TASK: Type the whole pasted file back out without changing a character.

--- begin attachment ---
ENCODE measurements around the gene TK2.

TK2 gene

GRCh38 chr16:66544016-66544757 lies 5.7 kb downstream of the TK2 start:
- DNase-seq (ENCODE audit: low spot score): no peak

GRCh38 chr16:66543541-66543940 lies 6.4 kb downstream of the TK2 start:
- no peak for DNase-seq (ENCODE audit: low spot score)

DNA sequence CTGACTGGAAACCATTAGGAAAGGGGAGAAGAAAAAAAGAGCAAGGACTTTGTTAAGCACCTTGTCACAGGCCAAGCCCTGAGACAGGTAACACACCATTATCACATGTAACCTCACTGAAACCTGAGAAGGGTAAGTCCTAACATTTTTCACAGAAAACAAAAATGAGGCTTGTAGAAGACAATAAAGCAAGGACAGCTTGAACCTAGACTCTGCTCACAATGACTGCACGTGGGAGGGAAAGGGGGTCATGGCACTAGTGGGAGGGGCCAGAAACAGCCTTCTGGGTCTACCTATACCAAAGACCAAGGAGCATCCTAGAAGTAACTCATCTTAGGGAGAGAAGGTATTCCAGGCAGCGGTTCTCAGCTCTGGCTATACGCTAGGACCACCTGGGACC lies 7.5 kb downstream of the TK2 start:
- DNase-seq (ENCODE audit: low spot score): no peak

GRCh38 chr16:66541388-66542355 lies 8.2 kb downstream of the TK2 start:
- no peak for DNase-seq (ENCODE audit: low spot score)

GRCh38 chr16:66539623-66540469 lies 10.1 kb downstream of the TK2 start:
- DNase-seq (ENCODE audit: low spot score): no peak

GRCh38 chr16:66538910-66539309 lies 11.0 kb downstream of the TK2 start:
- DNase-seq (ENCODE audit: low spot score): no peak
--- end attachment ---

ENCODE measurements around the gene TK2.

TK2 gene

GRCh38 chr16:66544016-66544757 lies 5.7 kb downstream of the TK2 start:
- DNase-seq (ENCODE audit: low spot score): no peak

GRCh38 chr16:66543541-66543940 lies 6.4 kb downstream of the TK2 start:
- no peak for DNase-seq (ENCODE audit: low spot score)

DNA sequence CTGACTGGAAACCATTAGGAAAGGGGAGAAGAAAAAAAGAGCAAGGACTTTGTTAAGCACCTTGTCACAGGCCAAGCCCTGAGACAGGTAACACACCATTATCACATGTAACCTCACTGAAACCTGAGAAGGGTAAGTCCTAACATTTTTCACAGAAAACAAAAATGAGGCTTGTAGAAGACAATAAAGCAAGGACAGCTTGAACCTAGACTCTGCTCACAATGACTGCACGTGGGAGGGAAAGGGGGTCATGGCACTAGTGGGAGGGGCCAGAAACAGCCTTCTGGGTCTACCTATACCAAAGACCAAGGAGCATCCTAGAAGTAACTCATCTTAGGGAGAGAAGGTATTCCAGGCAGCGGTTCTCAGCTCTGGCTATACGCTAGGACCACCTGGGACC lies 7.5 kb downstream of the TK2 start:
- DNase-seq (ENCODE audit: low spot score): no peak

GRCh38 chr16:66541388-66542355 lies 8.2 kb downstream of the TK2 start:
- no peak for DNase-seq (ENCODE audit: low spot score)

GRCh38 chr16:66539623-66540469 lies 10.1 kb downstream of the TK2 start:
- DNase-seq (ENCODE audit: low spot score): no peak

GRCh38 chr16:66538910-66539309 lies 11.0 kb downstream of the TK2 start:
- DNase-seq (ENCODE audit: low spot score): no peak